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updated 4/5/2012 5:00:07 AM ET 2012-04-05T09:00:07

The girl’s screams were brittle and desperate. Neighbors in the suburban housing complex looked up and saw a child crying for help from an upstairs balcony. She was 13 and worked as a maid for a couple who had gone on vacation to Thailand. They had left her locked inside their apartment.

After a firefighter rescued her, the girl described a life akin to slavery, child welfare officials said. Her uncle had sold her to a job placement agency, which sold her to the couple, both doctors. The girl was paid nothing. She said the couple barely fed her and beat her if her work did not meet expectations. She said they used closed-circuit cameras to make certain she did not take extra food.

In India, reported to have more child laborers than any other country in the world, child labor and trafficking are often considered symptoms of poverty: desperately poor families sell their children for work, and some end up as prostitutes or manual laborers.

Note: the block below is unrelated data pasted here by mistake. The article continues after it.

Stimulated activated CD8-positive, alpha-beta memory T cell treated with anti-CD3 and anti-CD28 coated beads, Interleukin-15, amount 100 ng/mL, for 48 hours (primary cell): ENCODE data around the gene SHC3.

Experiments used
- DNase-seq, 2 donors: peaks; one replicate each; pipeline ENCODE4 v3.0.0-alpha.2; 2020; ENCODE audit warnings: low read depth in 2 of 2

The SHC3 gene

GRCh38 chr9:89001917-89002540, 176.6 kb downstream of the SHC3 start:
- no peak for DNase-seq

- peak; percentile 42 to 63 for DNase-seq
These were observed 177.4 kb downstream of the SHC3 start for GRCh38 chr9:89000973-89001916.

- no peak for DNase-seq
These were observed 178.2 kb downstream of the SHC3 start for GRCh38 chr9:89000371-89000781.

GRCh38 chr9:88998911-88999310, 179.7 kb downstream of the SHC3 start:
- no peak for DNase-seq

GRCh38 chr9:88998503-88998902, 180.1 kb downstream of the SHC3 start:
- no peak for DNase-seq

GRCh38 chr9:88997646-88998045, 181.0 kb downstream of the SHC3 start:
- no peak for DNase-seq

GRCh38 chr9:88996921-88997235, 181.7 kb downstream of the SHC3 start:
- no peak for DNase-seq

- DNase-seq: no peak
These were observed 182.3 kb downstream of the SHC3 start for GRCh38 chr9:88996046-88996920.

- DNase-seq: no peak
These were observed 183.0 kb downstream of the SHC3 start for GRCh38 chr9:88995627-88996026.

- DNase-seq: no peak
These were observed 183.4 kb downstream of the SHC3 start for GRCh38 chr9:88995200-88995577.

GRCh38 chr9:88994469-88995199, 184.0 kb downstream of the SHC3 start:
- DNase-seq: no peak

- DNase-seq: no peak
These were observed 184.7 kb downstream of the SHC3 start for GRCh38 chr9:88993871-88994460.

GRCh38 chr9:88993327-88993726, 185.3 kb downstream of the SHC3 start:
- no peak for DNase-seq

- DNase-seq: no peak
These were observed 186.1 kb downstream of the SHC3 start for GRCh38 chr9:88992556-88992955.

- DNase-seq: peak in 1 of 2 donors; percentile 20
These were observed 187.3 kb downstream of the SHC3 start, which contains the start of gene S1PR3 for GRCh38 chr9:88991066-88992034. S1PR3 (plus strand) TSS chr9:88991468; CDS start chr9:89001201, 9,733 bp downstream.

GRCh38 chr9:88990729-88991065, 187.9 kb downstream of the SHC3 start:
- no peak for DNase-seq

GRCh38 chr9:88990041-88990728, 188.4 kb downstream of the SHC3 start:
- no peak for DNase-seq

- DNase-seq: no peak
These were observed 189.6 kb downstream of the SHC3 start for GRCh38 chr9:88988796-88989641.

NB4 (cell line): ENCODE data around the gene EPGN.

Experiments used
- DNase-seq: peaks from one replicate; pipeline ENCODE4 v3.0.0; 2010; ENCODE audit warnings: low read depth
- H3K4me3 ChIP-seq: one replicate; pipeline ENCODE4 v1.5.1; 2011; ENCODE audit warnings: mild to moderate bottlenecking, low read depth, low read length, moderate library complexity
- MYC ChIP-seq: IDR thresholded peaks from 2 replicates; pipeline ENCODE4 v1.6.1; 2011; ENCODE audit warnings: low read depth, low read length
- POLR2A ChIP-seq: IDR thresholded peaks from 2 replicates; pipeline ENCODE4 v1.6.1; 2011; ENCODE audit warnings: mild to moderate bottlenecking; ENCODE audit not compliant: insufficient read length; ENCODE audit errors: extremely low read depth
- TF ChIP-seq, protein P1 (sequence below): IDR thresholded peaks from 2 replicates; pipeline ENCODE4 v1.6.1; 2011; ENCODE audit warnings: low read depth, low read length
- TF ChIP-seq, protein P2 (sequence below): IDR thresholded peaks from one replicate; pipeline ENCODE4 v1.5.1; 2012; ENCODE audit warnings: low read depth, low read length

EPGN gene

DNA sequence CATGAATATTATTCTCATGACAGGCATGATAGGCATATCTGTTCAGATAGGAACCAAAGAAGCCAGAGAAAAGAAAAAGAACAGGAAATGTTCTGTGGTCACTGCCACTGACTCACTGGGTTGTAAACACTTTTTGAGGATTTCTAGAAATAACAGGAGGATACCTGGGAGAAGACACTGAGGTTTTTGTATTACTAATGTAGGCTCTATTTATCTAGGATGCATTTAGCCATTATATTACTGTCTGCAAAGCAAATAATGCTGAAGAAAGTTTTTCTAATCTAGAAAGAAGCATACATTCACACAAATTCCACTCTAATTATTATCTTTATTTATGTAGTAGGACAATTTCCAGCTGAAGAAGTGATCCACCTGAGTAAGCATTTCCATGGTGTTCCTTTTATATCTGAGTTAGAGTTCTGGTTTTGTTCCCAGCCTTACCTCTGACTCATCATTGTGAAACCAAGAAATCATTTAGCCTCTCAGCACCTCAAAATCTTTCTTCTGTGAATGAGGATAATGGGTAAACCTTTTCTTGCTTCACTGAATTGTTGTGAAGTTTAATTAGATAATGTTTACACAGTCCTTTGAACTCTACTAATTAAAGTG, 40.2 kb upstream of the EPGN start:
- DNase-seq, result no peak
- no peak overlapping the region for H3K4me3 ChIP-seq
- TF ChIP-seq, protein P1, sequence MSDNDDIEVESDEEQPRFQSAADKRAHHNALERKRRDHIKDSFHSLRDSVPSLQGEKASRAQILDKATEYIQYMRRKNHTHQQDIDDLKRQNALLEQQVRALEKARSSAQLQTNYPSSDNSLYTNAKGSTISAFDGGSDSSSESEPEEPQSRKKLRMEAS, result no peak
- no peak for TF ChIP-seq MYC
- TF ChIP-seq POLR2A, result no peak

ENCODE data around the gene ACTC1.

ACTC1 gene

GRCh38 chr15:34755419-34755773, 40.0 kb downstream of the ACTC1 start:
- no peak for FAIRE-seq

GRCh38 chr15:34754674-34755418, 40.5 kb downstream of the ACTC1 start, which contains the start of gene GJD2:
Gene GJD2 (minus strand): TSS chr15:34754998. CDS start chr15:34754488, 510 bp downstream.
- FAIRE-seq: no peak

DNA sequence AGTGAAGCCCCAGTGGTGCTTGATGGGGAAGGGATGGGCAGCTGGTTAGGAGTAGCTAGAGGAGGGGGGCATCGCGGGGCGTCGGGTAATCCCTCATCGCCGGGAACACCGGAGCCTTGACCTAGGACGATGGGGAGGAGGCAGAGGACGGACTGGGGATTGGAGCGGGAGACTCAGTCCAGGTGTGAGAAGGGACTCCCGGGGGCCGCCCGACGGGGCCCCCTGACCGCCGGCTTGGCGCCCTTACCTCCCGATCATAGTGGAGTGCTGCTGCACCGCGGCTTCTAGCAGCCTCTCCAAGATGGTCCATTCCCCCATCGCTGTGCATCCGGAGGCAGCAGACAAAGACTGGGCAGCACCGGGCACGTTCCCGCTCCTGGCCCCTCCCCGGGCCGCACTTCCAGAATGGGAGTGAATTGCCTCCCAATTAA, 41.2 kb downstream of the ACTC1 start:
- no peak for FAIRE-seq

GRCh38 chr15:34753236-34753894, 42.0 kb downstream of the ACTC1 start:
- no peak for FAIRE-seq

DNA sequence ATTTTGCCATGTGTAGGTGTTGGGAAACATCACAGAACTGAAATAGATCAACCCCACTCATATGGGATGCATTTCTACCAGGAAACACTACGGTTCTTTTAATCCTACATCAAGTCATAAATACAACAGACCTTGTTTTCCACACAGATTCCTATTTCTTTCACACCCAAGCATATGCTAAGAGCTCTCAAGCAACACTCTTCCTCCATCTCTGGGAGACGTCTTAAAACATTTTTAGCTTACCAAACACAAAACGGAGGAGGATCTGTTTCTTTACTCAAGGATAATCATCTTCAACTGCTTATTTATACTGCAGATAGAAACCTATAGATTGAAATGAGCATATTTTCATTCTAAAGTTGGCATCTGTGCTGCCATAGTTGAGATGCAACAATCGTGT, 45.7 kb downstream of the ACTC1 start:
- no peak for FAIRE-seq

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But the case last week of the 13-year-old maid is a reminder that the exploitation of children is also a symptom of India’s rising wealth, as the country’s growing middle class has created a surging demand for domestic workers, jobs often filled by children.

The Indian news media, usually a bullhorn for middle-class interests, ran outraged front-page articles. But the case was hardly unique. Last week, an 11-year-old Nepalese girl, working as a servant, said that her employer had beaten her with a rolling pin, according to the police.

Indian law offers limited safeguards and limited enforcement to protect such children, and public attitudes are usually permissive in a society where even in the lowest rungs of the middle class, families often have at least one live-in servant.

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“There is a huge, huge demand,” said Ravi Kant, a lawyer with Shakti Vahini, a nonprofit group that combats child trafficking. “The demand is so huge that the government is tending toward regulation rather than saying our children should not work but should be in school.”